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Bottle v. tap: the battle continues

July 10, 2009

bottle_h2oLots of people who pay out the nose for fancy bottled waters often do so because they think it’s safer and cleaner than the stuff that comes out of your kitchen sink.  Not so; in fact, bottled water is actually less regulated than tap water. A report from the Natural Resources Defense Council states that tap water (regulated by the EPA) is screened much more rigorously: it has to be disinfected, filtered and tested several times per year for the presence of a number of bacteria and viruses.

Bottled water (regulated by the FDA) doesn’t have to do any of those things.

As a result, the Government Accountability Office and the Environmental Working Group on Wednesday recommended that the same level of information available on tap water be made available for bottled water, either on labels or websites.

“Community water systems are required to provide annual reports to their customers on water contaminants and possible health effects,” says Sylvia Twersky-Bumgardner, a professor of public health at Temple’s College of Health Professionsfaucet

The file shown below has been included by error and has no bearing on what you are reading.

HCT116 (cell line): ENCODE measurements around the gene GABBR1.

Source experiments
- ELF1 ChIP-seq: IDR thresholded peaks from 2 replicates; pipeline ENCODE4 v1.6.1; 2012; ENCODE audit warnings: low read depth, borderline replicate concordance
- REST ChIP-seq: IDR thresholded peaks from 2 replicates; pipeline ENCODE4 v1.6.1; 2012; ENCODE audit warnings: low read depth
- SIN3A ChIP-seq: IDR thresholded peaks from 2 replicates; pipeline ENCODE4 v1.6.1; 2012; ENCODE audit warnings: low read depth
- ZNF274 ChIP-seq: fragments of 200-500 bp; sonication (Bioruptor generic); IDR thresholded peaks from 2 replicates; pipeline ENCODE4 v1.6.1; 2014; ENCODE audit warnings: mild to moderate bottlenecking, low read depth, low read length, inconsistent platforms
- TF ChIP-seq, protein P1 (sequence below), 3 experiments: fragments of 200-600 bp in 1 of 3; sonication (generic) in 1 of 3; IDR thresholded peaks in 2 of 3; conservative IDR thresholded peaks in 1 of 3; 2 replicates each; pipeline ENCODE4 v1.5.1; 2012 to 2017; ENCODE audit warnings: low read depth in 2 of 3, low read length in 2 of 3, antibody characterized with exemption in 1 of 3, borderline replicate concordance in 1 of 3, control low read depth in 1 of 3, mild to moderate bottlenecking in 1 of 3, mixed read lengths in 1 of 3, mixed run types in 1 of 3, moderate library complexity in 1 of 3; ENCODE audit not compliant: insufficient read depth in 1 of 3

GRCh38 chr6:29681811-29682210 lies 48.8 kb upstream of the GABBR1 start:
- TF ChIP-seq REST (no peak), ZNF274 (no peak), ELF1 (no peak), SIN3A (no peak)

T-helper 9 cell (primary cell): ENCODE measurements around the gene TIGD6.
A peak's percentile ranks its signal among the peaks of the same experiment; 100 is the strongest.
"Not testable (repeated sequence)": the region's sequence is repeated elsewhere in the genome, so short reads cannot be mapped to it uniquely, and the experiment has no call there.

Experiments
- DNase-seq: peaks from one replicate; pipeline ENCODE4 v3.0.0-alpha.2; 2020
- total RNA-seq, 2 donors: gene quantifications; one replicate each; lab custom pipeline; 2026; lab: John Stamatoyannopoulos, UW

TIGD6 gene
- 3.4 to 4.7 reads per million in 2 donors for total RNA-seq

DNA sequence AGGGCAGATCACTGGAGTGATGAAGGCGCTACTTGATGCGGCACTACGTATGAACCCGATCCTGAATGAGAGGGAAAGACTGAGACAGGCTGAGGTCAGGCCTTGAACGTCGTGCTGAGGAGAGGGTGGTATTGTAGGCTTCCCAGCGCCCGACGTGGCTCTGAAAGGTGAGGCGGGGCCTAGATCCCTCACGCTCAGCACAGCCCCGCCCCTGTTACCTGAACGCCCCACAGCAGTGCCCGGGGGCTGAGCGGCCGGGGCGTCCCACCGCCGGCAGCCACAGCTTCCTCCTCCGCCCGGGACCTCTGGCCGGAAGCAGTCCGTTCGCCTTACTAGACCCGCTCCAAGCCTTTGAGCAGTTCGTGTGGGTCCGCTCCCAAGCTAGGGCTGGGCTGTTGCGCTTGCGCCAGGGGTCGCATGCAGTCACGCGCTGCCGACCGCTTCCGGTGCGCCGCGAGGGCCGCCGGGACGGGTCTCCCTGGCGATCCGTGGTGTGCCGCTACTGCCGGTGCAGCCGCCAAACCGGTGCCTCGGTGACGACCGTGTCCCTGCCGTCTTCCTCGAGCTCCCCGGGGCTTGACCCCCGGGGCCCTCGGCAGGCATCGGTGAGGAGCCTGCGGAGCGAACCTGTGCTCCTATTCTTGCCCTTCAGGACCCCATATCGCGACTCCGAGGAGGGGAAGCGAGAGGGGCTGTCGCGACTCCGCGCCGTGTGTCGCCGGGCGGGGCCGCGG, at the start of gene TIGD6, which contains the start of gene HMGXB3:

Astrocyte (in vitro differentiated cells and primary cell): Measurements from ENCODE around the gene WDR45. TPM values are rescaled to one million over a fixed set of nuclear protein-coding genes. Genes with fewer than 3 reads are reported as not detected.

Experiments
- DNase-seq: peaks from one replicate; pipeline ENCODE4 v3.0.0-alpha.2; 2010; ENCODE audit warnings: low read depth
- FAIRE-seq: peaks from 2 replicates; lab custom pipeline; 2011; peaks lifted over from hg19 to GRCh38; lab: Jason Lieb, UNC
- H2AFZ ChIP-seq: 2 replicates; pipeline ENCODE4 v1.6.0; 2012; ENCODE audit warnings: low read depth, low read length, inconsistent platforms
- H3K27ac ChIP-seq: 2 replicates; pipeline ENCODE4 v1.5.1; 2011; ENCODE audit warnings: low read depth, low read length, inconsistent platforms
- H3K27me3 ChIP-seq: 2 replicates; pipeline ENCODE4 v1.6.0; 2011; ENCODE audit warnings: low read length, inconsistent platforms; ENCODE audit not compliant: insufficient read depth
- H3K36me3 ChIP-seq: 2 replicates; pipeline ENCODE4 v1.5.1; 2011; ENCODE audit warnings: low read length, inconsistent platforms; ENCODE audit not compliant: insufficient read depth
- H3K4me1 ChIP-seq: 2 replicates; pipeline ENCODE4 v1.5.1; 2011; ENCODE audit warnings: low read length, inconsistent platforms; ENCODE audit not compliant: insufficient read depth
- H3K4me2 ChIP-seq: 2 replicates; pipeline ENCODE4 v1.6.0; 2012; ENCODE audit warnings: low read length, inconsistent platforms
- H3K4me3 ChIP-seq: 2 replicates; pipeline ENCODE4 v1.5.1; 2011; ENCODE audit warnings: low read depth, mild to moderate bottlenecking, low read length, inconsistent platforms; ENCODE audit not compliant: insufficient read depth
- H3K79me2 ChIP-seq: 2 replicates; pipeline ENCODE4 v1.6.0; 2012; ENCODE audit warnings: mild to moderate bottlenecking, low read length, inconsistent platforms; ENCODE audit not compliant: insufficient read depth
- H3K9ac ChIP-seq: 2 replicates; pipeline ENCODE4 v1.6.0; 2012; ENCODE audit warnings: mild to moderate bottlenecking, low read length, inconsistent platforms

According to the NRDC,about 22% of the brands of bottled water they tested were contained, and in at least one sample, chemical contaminants were at levels above strict state health limits.

Bumgardner says bottled water for the most part is still safe: “About a quarter of bottled water is just tap water anyway.  Sometimes it’s further treated, sometimes it isn’t.”

At the very least, she says, getting water from the tap is more economical and more environmentally friendly.

“Only about 13 percent of the bottles we use get recycled,” she says. “In 2005, 2 million tons of plastic water bottles ended up clogging landfills instead of getting recycled. It’s generally cheaper and better for the environment to use some type of aluminum reusable water bottle that can be filled and refilled from the tap.”

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